The 18th century philosopher, Bishop Berkeley, posited that the world only exists in the mind of God. So if something goes wrong with the celestial cerebellum you’re in trouble – which is what happens in Chris Hannan’s new play The God of Soho, resulting in a mind-boggling – and ambitious – new drama.
Big God (the inimitable Phil Daniels) resides in a heaven in disarray. His daughter, the Goddess of Love, the excellent Iris Roberts, has an unrequited love for New God (a brave performance by William Mannering). The couple descend to earth where they mingle with Essex celebrities such as Natty, a commendable Emma Pierson, and the unhinged homeless on the streets of Soho. All of Hannan’s self-absorbed characters are searching for something real. However, this is far more interesting than merely an exploration of celebrity culture – these are people searching for a “raw skinned, butcher naked” reality.
Hannan appears to have none of the self-doubt that affects his characters. It is difficult to be bawdier the Elizabethans (this is the Globe, after all) but The God of Soho manages just that. It is positively filthy in every way: verbally and visually, with the laughs relying on obscenity. Nor does Hannan shy away from big themes. He juggles plenty of abstract concepts with a surfeit of allusions and enough topicality to make your head spin. The really impressive trick is the way in which he deals with so many ideas while creating characters real enough to care about.
Director Raz Shaw does a great job of marshalling Hannan’s text and injecting plenty of debauchery. Both writer and director have an eye for involving the crowd, essential at The Globe. With appropriately eclectic music provided by King Porter Stomp, The God of Soho is often a riotous affair. The production has a distinctive vision that is also disconcerting. Certainly, the world inside Hannan’s mind is a weird and wonderful place.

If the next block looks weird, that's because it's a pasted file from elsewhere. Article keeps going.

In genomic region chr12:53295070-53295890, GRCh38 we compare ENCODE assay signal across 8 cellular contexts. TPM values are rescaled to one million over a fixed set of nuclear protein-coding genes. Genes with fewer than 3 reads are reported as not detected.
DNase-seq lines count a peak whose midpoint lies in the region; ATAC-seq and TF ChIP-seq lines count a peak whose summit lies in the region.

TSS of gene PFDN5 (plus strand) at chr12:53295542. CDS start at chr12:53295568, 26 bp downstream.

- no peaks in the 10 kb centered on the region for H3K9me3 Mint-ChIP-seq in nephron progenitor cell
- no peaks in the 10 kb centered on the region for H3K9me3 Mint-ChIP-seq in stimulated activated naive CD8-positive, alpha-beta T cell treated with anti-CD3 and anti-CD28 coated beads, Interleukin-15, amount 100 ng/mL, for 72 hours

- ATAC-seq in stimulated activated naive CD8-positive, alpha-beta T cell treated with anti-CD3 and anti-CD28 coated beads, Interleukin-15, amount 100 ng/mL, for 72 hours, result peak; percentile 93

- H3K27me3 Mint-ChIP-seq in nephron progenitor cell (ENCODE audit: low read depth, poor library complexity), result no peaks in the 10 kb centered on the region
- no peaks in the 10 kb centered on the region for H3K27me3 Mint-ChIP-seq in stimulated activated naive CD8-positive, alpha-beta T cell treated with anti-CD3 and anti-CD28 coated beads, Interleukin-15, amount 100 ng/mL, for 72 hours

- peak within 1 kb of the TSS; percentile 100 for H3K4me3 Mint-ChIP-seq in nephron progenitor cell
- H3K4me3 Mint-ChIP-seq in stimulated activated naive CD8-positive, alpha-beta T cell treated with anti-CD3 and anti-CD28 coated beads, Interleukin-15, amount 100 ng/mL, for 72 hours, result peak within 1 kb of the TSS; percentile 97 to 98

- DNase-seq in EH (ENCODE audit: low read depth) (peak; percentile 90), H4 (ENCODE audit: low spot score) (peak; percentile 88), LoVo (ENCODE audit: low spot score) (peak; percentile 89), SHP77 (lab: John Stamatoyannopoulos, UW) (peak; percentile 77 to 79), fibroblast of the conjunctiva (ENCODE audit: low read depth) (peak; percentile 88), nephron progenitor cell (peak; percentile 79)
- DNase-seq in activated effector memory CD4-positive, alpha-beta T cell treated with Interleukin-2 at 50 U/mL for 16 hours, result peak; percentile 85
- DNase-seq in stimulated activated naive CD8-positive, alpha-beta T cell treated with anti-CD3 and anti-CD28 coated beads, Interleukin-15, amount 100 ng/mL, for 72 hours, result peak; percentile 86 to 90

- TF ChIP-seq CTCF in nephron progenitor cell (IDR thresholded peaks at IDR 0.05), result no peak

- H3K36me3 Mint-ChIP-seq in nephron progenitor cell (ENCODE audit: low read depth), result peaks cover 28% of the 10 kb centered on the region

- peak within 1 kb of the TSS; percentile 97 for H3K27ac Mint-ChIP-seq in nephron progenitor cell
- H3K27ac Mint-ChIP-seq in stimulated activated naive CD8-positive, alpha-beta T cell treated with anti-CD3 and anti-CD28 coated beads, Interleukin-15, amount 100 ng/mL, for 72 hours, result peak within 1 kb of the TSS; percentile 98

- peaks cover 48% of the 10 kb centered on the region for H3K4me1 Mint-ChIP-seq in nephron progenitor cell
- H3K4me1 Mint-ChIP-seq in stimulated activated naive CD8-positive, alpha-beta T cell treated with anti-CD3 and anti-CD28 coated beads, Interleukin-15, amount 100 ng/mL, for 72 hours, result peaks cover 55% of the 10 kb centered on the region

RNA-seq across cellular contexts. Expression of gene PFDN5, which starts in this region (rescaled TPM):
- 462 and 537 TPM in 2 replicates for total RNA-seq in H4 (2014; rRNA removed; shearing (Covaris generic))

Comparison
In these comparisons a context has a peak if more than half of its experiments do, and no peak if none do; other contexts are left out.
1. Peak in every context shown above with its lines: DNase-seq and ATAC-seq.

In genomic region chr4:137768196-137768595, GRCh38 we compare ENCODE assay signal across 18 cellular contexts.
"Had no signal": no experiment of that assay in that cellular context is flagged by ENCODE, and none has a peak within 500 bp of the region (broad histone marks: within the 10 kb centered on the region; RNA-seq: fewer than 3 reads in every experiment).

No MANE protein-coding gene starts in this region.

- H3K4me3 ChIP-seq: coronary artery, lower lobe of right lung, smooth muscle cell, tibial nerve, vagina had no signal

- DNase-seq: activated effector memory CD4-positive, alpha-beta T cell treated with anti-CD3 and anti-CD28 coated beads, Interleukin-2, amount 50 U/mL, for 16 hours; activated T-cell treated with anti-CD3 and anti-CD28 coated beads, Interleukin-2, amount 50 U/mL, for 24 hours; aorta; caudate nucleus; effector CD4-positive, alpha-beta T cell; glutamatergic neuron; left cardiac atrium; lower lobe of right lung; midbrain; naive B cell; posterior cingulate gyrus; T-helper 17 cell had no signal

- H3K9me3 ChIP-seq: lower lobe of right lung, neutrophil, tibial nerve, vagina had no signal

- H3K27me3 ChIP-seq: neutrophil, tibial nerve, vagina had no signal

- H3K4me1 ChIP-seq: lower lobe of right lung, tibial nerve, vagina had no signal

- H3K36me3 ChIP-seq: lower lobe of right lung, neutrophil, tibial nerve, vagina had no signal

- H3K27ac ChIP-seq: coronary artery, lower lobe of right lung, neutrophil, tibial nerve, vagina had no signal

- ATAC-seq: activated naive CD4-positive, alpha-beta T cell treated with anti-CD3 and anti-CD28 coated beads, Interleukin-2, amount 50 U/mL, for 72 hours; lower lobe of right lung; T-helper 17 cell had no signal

Until 30 September 2011
Photo by Simon Kane
Written 2 September 2011 for The London Magazine
Gwilym Lloyd makes a dynamic Cyrano in this new production at the White Bear Theatre. His accomplished performance takes the audience on the emotional journey his life-long love Roxane makes – only quicker – we see past his prodigious proboscis to his charms well before she does. From a figure of fun and violence, we come to view Cyrano as ‘philosopher, duellist, wit and lover’. Lloyd achieves all this and, with such a firm foundation, director Simon Evans’ production does not fail.
Cyrano’s loyalty to his friends is one of many enduring qualities. They voice our concerns that his talents might be wasted for quixotic reasons, and also detail the depth of his virtues. Cyrano’s stoicism in the face of his, er, face is deeply philosophical. Chief amongst his retainers is Le Bret, whose down-to-earth delivery shows actor David Mildon’s appreciation of this fresh and engaging translation by Ranjit Bolt. Similarly, Ben Higgins makes his professional debut with a charming performance as Ragueneau, who is supported and inspired by Cyrano.
Evans skilfully uses the whole company in some playful moments of bandying wit that establish a camaraderie that pays off during darker moments. Cyrano’s proxy love affair has serious consequences, but there is plenty of fun along the way, including a scene-stealing performance from Samuel Donnelly as the dastardly De Guiche, who is also besotted by Roxane. And it is easy to see why everyone is mad about the girl – Iris Roberts gives a delightful performance as the playful yet sincere word buff. Philip Scott-Wallace (in another professional debut to be proud of) plays the handsome cadet Christian whose looks win her heart, with just the right amount of confusion to maintain sympathy for himself as well as Cyrano.
With a light touch, Simon Evans has brought out the complexities as well as joys of Rostand’s classic tale. It seems appropriate that even at Cyrano’s death there is laughter as well as tears and that neither seems out of place.
Until 4 September 2010
Written 5 August 2010 for The London Magazine